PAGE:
Emancipation Revisited

July 31st, 2017

Emancipation is a difficult word. It’s too long, for a start: five syllables long. When combined with the four syllables of Independence holiday it becomes that horrible portmanteau word someone invented (a Government official, perhaps?) a few years ago… Emancipendence. But I would suggest we could hardly celebrate them both together, in one breath. That would be trivialising the holiday, I believe. Each must stand on its own feet.

It’s twenty years since then Prime Minister P.J. Patterson declared August 1 as Emancipation Day holiday. I honestly don’t recall this being greeted with any great acclaim by the general populace – except perhaps as a nice additional day off, close to Independence. Few of us complain about a new national holiday. Another advantage was that the two holidays could merge as… you know what… thus allowing people to take a good few days off, if possible.

This was a re-introduction of the holiday, in fact. Jamaicans had celebrated it as a public holiday since 1893; it was then abruptly discontinued when Jamaica gained its Independence in 1962. I wonder why? Was it that the brave new Jamaica did not want to commemorate its history of slavery – or at least, wanted to put it on one side as the country strode confidently into the future? No looking back at the painful past? I am not sure. Perhaps a historian can explain what the thinking was behind it.


What does Emancipation mean for Jamaicans today? Can Jamaicans really express what their “freedom” is, twenty years after the holiday was first declared? Apart from discussing Bob Marley’s lyric (actually a Marcus Garvey quote): Emancipate yourself from mental slavery (and the predictable debate that follows), can we take a fresh new look at emancipation instead of wheeling out the same old platitudes in newspaper columns? Perhaps some comprehensive “man/woman/child on the street” interviews might reveal some interesting answers to my questions. They could be a starting point.

In the same speech in Sydney, Nova Scotia (not Australia) in 1937, Garvey also observed:

Mind is your only ruler, sovereign. The man who is not able to develop and use his mind is bound to be the slave of the other man who uses his mind, because man is related to man under all circumstances for good or for ill. If man is not able to protect himself from the other man he should use his mind to good advantage. The fool will always carry the heavy burden.

Please note my italics in the above Garvey quote (actually Marley turned it into an exhortation, whereas Garvey said we are going to, perhaps with more conviction than the singer). I wonder if the self-emancipation is the problematic part of it. Jamaicans (public figures of all kinds, in particular) express varying degrees of patriotism at this time of year. But are Jamaicans hearts really in it? How easy is it to shake off the history of colonial oppression – not the physical chains and denial of human rights, but the “heavy burden” of simply not engaging one’s God-given intelligence that Garvey mentions above? (He elaborates on this in this particular speech, by the way; the word “intelligence” crops up regularly).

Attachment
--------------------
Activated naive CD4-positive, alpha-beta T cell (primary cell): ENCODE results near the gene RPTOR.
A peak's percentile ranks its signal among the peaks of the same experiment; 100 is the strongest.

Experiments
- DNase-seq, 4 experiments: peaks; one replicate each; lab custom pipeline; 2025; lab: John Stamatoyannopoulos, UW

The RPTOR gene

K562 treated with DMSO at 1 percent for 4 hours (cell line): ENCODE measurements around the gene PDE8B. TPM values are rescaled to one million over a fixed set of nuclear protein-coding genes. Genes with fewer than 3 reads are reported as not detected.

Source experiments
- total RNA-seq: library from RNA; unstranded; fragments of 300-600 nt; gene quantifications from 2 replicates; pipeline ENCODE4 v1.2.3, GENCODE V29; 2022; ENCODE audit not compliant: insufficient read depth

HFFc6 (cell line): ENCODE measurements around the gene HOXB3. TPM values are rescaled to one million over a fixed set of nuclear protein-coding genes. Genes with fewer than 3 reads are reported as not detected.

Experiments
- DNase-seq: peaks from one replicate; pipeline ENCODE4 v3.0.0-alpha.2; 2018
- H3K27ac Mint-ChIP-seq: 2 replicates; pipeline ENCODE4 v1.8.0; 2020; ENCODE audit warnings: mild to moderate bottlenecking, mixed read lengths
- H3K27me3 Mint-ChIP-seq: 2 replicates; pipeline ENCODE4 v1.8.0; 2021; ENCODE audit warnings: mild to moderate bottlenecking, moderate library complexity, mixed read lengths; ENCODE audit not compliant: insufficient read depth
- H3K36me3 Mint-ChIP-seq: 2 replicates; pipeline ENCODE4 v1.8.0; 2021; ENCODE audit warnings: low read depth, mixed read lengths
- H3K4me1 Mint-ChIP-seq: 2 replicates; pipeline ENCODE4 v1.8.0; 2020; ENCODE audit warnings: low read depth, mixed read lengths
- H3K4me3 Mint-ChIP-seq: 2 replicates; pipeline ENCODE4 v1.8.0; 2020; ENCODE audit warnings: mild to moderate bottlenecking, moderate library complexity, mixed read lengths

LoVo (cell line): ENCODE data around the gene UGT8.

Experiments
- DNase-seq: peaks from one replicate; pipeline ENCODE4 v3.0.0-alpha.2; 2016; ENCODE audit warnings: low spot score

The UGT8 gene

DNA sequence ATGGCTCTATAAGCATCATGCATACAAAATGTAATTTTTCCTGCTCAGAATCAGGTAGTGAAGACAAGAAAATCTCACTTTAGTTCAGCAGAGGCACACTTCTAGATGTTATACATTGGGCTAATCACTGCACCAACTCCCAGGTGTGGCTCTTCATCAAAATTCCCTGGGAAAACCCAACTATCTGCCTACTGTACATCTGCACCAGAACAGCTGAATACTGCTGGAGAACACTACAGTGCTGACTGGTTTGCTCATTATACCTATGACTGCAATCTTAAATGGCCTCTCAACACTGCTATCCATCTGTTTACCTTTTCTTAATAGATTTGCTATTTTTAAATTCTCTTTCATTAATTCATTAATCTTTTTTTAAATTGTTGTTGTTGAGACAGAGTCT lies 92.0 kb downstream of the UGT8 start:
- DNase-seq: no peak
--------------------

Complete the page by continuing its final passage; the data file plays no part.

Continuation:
The plaque in Emancipation Park, Kingston.

The plaque in Emancipation Park, Kingston.

The problem is this. Not only did we not emancipate ourselveswe did not make ourselves independent either. We gratefully received these benefits, and celebrated them, having suffered from the evil system of slavery and remained a subject colony for centuries. However, at this juncture in Jamaica’s history, do we feel real pride in our freedom, and subsequently in our independence? I mean, do we feel this pride genuinely and in a very personal way?

I’m not trying to be controversial; and I know these questions have been asked before. It seems to me, however, that Jamaica still has not quite internalised the concept of “emancipation” – it’s an abstract. Perhaps it would be good to turn to the oft-told stories of our National Heroes. They are mere paintings on the walls of primary schools. We need to bring them to life. Can we think about their struggle, as individual Jamaicans, for something they saw as freedom? What was in their hearts and minds?

Perhaps tomorrow is as good a day as any to reflect, turn this five-syllable word over in our own minds and search our own hearts. Let’s come up with some real answers that work for us as 21st century Jamaicans, and put the clichés back on the shelf.




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2 Responses to “Emancipation Revisited”

  1. I agree with you in your article. Some Jamaican’s feel that emancipation is only associated with slavery and for most slavery is this abstract thing that happened to some black people in the past without having a really connection to our everyday struggle as a people today . Some can not critically analyzed how slavery is connected to their every struggles and oppression. This is a good indicator for the oppressors, because if they have managed to colonized Jamaicans then struggle for liberation might as well be over.

  2. EmmaLewis says:

    Exactly. You have put your finger on something there! Because quite a few Jamaicans don’t “connect” with the concept of emancipation/freedom on a personal level and cannot translate it into their lives and ACT on it, this enables the post-colonial mindset to perpetuate itself (without the “oppressors” doing anything much, actually).